Tags: Healthcare Reform | Hep C | Hepatitis | Sovaldi | unaffordable | Medicaid | Obamacare

States Worry Price of Hepatitis C Drug Could Break the Bank

Image: States Worry Price of Hepatitis C Drug Could Break the Bank (Bob Ecker/MCT/Landov)

By Melanie Batley   |   Friday, 25 Jul 2014 11:26 AM

A new breakthrough drug for treatment of hepatitis C is raising concerns among state Medicaid officials that despite its revolutionary effectiveness, it is simply unaffordable within current budgets, The Washington Post reported.

The drug, Sovaldi, costs $84,000 per person for a 12-week treatment course. Oregon officials estimate the state would be on the hook for $360 million to provide for the Medicaid beneficiaries affected by the disease, a cost comparable to what the state spends on all prescription drugs combined that it administers to roughly 600,000 people.

Oregon and several other states are considering limiting access to the drug, which would treat the disease affecting more than 3 million people in the United States.

Though the healthcare market has often absorbed expensive specialty drugs, the issue of Sovaldi is different because the disease disproportionately affects lower-income people who qualify for government assistance.

With the advent of Obamacare, the costs will be compounded as millions more people will qualify under the expansion of Medicaid. The example of Sovaldi comes in the context of a broader debate about how far the government should go to make sure the poor have access to the best available treatments, the Post reported.

"The purpose of healthcare and the purpose of the Affordable Care Act was supposed to provide — and now mandates — access to quality and affordable treatment," Ryan Clary, executive director of the National Viral Hepatitis Roundtable, a patient group partly sponsored by drugmakers, told the Post.

"They're now finding that they're not able to get cured for the condition that'd been keeping them from being in the healthcare system."

Hepatitis C kills roughly 15,000 Americans each year and is most commonly spread through needles, leading to chronic liver disease, cirrhosis, or cancer, if left untreated.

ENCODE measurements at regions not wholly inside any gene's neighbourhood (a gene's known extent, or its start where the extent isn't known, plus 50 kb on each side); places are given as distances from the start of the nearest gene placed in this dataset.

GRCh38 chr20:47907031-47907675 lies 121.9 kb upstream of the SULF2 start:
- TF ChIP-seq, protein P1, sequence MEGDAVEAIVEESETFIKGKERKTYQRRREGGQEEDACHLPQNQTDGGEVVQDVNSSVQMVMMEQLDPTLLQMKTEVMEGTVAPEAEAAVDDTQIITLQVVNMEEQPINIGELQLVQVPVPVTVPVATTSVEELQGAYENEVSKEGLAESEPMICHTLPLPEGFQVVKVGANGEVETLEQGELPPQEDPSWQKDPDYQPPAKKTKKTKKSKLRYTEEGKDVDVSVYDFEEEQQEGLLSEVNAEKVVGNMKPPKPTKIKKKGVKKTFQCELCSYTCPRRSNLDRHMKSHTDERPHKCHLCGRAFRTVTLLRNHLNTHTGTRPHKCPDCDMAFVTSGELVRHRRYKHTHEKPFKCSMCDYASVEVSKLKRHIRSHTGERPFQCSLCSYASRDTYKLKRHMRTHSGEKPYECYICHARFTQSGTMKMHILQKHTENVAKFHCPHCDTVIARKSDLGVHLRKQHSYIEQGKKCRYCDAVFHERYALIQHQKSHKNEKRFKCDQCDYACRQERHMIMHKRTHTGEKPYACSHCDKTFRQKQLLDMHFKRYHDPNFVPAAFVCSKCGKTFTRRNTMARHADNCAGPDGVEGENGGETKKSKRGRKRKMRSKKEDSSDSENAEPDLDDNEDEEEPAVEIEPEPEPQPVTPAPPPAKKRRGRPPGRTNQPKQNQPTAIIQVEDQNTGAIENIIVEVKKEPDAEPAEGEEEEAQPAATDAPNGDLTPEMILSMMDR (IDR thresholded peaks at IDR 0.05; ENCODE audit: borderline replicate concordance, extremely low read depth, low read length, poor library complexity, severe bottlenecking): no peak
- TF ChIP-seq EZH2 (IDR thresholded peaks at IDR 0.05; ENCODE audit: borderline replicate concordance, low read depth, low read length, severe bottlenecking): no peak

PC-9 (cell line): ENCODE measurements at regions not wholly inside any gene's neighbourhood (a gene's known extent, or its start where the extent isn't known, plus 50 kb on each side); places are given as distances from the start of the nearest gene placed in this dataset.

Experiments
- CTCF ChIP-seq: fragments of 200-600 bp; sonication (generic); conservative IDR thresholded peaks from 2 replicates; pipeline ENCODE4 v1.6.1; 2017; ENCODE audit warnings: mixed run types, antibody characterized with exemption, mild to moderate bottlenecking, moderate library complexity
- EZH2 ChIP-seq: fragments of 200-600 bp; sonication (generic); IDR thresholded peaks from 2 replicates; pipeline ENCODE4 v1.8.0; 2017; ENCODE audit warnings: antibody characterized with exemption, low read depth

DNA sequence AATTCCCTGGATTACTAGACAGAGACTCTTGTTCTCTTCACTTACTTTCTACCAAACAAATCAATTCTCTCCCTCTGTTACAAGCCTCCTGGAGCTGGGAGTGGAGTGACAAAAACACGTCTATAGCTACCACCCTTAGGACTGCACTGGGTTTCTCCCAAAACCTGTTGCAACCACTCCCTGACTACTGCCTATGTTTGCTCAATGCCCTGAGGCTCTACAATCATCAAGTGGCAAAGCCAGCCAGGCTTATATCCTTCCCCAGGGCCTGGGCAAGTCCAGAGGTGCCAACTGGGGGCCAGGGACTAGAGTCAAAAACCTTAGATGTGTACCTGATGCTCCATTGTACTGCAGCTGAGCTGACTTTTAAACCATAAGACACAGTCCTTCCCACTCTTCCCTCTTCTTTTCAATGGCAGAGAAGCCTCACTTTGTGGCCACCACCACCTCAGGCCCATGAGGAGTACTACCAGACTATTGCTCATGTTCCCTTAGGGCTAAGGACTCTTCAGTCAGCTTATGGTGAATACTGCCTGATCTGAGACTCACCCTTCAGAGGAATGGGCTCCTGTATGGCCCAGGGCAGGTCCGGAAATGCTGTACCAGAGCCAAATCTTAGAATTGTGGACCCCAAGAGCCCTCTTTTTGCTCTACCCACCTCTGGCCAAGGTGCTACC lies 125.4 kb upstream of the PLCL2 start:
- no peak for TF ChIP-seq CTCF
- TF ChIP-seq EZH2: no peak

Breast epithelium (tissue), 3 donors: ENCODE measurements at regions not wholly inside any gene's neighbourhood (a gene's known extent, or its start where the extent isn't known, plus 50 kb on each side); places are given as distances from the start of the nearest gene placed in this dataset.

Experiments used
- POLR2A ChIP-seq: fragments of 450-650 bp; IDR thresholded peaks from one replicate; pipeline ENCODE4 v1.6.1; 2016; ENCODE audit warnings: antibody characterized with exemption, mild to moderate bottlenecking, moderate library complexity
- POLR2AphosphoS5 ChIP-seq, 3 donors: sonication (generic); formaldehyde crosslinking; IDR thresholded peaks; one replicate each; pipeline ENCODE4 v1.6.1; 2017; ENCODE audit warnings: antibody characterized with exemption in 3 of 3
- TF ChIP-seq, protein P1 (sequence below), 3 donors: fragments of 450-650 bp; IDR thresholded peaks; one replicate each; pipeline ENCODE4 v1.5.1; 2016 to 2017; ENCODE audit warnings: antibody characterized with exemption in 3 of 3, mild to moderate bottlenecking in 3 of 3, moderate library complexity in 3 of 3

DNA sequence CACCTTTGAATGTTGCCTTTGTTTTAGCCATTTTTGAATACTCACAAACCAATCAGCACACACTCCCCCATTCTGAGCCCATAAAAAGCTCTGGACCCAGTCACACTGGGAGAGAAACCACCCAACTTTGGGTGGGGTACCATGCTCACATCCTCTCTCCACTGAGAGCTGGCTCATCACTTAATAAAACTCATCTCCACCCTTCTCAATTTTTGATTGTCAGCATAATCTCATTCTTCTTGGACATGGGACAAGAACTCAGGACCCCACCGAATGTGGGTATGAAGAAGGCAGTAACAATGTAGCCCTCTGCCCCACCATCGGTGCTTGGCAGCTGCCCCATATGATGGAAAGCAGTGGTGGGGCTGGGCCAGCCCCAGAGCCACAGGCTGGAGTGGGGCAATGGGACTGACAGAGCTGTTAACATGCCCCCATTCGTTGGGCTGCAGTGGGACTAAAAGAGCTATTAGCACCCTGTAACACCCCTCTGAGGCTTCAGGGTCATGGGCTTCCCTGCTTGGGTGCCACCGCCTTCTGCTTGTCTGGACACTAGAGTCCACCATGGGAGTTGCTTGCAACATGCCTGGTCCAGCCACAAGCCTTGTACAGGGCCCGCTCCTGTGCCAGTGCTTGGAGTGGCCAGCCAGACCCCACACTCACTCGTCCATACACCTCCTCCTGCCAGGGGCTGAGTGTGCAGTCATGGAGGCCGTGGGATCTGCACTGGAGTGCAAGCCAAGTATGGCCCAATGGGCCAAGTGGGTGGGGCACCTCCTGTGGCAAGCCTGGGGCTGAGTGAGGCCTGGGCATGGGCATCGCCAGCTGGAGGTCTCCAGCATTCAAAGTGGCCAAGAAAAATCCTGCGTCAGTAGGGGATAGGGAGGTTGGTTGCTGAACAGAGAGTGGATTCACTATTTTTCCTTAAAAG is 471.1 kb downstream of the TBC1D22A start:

Before Sovaldi, the only treatment for hepatitis C was through a combination of daily drugs and up to 48 weeks of weekly injections with intense negative side effects — with the cure rate just 50 percent, according to the Post.

By comparison, Sovaldi's shorter treatment course is more manageable, and has far fewer severe side effects, according to the Post. And some argue that despite its initially high price tag, there will be cost savings over the long term as patients will avoid expensive hospitalizations and costly liver transplants.

The makers of the drug, Gilead Sciences, believe the drug's effectiveness will eventually outweigh cost concerns, even as insurers and lawmakers are scrutinizing its pricing and putting pressure on the company to justify it.

"We believe that over time the healthcare system will save a lot of money by these patients being healthy again," John Milligan, president and chief operating officer of Gilead Sciences, said on an earnings call Wednesday night, according to the Post.

For the time being, Oregon's Medicaid program is administering the drug to the sickest patients while it considers a policy that avoids "bankrupting" the state, the Post reported.

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